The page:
Then I crimp the terminal in two places, over the insulation and over the bare wire. I use needle nose pliers to shape the two tabs on the terminal so they are rounded and the ends centered over the wire and use the crimper anvil to bend them securely around the insulation and the wire.

Crimping Anvils

Crimping Anvils

Oil Pressure Spade Crimped to Wire in Two Places

Oil Pressure Spade Crimped to Wire in Two Places

Then I solder the bare wire to the terminal to ensure a good connection. I put some flux on the wire and heat it with the soldering iron to clean the wire,

Flux for Copper Wires

Flux for Copper Wires

Flux on New Oil Pressure Spade Ready To Heat

Flux on New Oil Pressure Spade Ready To Heat

Solder on New Oil Pressure Spade

Solder on New Oil Pressure Spade

I slip the small diameter shrink tube over the terminal end where I crimped the wire and heat it. Then I slip a larger diameter shrink tube over the spade end of the terminal so it covers all of the spade and then heat it to shrink it around the spade.

Shrink Tube Over Crimped End of New Spade Terminal

Shrink Tube Over Crimped End of New Spade Terminal

Shrink Tube Over Oil Pressure Spade Terminal

Shrink Tube Over Oil Pressure Spade Terminal

Shrink Tube Over Oil Pressure Spade Terminal

Shrink Tube Over Oil Pressure Spade Terminal

Repair Outer Sheath

The outer sheath on the main and a couple of the sub-harnesses have tears. Also, several of the rubber seals installed where branches and wires exit the harness are degraded and torn.

I use Motion Pro “Nitro Tape” to repair the tears in the outer sheath. The tape fuses to itself when stretched. I cut a piece and then tightly wrap it around the outer sheath starting about 1 inch before the tear and sending 1 inch after. I use two layers. I use it the same way to replace torn rubber seals where large branches exit the main harness.

First Layer of Nitro Tape Repair to Outer Sheath of Main Harness

First Layer of Nitro Tape Repair to Outer Sheath of Main Harness

Main Harness Outer Sheath Repair with Nitro Tape

Main Harness Outer Sheath Repair with Nitro Tape

There is a rubber sleeve wherever a branch or wire exits the harness bundle. Many of these have torn or come loose. I use shrink tubing and nitro tape to replace these.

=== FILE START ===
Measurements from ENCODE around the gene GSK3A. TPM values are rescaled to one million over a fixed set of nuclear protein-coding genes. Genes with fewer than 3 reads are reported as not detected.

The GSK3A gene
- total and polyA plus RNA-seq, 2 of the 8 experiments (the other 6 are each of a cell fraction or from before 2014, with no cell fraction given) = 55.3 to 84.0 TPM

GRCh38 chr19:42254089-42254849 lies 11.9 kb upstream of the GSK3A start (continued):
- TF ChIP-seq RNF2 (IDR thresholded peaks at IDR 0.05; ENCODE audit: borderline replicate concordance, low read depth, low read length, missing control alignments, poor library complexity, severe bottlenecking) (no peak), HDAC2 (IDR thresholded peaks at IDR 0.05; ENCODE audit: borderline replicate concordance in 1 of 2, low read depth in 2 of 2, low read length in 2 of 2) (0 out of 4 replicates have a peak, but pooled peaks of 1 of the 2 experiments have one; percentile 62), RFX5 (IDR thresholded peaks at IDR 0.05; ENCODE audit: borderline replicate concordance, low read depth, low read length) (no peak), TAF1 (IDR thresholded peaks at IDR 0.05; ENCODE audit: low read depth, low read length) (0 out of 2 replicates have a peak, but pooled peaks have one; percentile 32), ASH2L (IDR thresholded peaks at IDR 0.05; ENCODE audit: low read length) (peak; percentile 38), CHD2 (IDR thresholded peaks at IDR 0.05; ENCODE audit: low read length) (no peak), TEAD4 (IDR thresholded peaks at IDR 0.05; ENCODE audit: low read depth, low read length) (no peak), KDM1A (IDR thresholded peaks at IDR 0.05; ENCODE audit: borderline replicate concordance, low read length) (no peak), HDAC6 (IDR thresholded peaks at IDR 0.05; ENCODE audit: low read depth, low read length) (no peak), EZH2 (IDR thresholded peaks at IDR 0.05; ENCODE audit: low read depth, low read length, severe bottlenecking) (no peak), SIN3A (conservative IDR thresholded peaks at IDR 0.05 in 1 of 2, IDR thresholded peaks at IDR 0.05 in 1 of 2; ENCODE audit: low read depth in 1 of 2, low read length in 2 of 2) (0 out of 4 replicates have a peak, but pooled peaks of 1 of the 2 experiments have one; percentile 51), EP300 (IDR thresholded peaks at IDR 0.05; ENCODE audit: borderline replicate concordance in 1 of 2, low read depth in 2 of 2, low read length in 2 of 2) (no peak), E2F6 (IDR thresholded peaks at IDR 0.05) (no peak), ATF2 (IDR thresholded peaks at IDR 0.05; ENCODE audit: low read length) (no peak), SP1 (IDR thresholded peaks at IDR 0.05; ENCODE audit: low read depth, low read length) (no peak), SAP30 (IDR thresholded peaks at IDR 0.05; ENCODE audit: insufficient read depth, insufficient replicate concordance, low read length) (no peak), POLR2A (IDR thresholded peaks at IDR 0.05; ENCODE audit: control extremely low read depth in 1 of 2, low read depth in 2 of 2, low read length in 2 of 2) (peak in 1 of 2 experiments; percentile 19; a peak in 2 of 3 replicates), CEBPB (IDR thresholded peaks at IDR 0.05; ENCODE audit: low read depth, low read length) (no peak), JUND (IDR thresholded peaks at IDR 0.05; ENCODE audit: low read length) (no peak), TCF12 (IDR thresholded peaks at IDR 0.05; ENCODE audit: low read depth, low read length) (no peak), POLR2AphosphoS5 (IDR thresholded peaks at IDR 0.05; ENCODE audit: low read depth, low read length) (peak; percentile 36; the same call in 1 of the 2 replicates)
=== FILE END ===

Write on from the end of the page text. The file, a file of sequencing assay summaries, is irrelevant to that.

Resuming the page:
This Original Rubber Seal on Outer Sheath Is Still In Good Condition

This Original Rubber Seal on Outer Sheath Is Still In Good Condition

Degraded and Torn Outer Sheath Rubber Seals

Degraded and Torn Outer Sheath Rubber Seals

Adding Shrink Wrap to Seal Outer Sheath Where Wires Exit

Brake Reservoir Level Terminals with Shrink Tube Repair To Outer Sheath

Adding Shrink Tube Replace Rubber Seal Over Outer Sheath

Brake Reservoir Level Terminals with Shrink Tube Repair To Outer Sheath

Brake Reservoir Level Terminals with Shrink Tube Repair To Outer Sheath

Brake Reservoir Level Terminals with Shrink Tube Repair To Outer Sheath

Install New Turn Signal and Parking Light Rubber Boots

The original boots have lost their elasticity and are torn so I replace them.

Old Turn Signal Rubber Boot

Old Turn Signal Rubber Boot

They were secured with rubber sleeves. I use three pieces of shrink tubing of increasing diameter to secure the new rubber boots to the wiring harness.

Small and Medium Diameter Shrink Tubing For Securing Rubber Boot

Small and Medium Diameter Shrink Tubing For Securing Rubber Boot

Largest Diameter Shrink Tubing Goes On Last

Largest Diameter Shrink Tubing Goes On Last

Turn Signal Terminals Inside Rubber Boot

Turn Signal Terminals Inside Rubber Boot

Largest Shrink Tubing Over End of Rubber Cover

Largest Shrink Tubing Over End of Rubber Cover

Three Sizes of Shrink Tubing To Secure Rubber Cover For Front Turn Signals

Three Sizes of Shrink Tubing To Secure Rubber Cover For Front Turn Signals

Test Ignition Switch

The ignition switch wires come out of the back of the headlight shell and connect to terminals on the back of the ignition switch that mounts in the dash.

Ignition Switch Wires Come Out of Rear of Headlight Shell

Ignition Switch Wires Come Out of Rear of Headlight Shell

Here is a short video showing how I test the ignition switch.

VIDEO: Testing The Ignition Switch

Install Main Harness Terminals into Horn & Starter Relay Sockets

It’s easier to install the wires from the main harness that plug into the horn and starter relay sockets with the harness out of the bike. There are other wires that go into these sockets that come from the (+) battery cable and the alternator and I’ll put those into the sockets after I thread the main harness into the frame.

The bottom of each relay has numbers next to the pins that correspond to the numbers in the wiring diagram.

Starter Relay Terminal Numbers on Bottom

Starter Relay Terminal Numbers on Bottom of Relay

Horn Relay Terminal Numbers on Bottom

Horn Relay Terminal Numbers on Bottom of Relay

 

Starter and Horn Relay Pins Numbers Shown in Wiring Diagram

Starter and Horn Relay Terminal Numbers Shown in Wiring Diagram

I also drew diagrams of where the wires were plugged into bottom of the sockets when I removed them. But, the red insulation had weathered to brown and that confused me when I looked at the wiring diagram colors when it came time to reassemble the wiring into the relay sockets. Then I discovered the insulation had faded and the mystery was solved. 🙂

Relays, Sockets and Wiring Notes From Disassembly

Each relay can plug in only one way into the socket. I put each relay loosely into it’s socket, turn it upside down and then remove the relays with the pins and numbers pointing up. This provides a good way to make sure I get the correct terminal plugged into the correct bay of each socket.

I start with the starter relay and plug the double red wire terminal into bay 87, then the double green-blue wire into bay 86 and the blue-yellow wire into bay 85.

Using Relay Terminal Numbers to Install Wires In Bottom of Relay Socket Correctly

Using Relay Terminal Numbers to Install Wires In Bottom of Relay Socket Correctly